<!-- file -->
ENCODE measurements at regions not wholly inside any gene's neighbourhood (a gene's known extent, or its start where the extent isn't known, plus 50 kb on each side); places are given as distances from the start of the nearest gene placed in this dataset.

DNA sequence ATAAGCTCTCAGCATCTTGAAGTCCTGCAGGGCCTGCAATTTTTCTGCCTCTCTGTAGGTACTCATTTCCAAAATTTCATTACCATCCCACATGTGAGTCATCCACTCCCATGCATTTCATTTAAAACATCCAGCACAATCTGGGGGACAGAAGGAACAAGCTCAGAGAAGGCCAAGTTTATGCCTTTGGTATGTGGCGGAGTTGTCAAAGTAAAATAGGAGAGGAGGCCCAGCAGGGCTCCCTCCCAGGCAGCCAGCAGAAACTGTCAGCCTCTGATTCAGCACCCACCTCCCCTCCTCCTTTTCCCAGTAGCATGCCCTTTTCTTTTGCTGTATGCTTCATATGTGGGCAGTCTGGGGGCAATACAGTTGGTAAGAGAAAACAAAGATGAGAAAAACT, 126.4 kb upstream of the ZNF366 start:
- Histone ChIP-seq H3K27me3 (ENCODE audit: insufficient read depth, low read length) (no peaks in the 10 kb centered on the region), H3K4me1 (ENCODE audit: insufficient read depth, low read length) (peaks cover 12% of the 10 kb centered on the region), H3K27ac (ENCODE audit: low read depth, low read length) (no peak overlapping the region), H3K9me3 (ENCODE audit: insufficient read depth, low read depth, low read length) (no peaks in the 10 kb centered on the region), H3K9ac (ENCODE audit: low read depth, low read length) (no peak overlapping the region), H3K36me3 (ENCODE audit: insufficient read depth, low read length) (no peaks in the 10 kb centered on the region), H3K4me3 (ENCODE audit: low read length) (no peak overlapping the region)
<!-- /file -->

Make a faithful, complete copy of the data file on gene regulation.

ENCODE measurements at regions not wholly inside any gene's neighbourhood (a gene's known extent, or its start where the extent isn't known, plus 50 kb on each side); places are given as distances from the start of the nearest gene placed in this dataset.

DNA sequence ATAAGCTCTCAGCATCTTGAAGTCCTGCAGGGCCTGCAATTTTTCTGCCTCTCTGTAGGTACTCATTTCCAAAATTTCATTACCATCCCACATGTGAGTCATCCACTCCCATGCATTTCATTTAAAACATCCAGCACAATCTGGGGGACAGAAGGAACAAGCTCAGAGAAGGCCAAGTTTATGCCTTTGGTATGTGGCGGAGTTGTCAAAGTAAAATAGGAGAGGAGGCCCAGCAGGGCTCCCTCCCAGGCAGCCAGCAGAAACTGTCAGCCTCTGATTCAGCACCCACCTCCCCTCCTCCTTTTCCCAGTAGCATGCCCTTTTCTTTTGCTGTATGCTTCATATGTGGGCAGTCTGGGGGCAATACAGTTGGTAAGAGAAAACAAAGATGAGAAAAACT, 126.4 kb upstream of the ZNF366 start:
- Histone ChIP-seq H3K27me3 (ENCODE audit: insufficient read depth, low read length) (no peaks in the 10 kb centered on the region), H3K4me1 (ENCODE audit: insufficient read depth, low read length) (peaks cover 12% of the 10 kb centered on the region), H3K27ac (ENCODE audit: low read depth, low read length) (no peak overlapping the region), H3K9me3 (ENCODE audit: insufficient read depth, low read depth, low read length) (no peaks in the 10 kb centered on the region), H3K9ac (ENCODE audit: low read depth, low read length) (no peak overlapping the region), H3K36me3 (ENCODE audit: insufficient read depth, low read length) (no peaks in the 10 kb centered on the region), H3K4me3 (ENCODE audit: low read length) (no peak overlapping the region)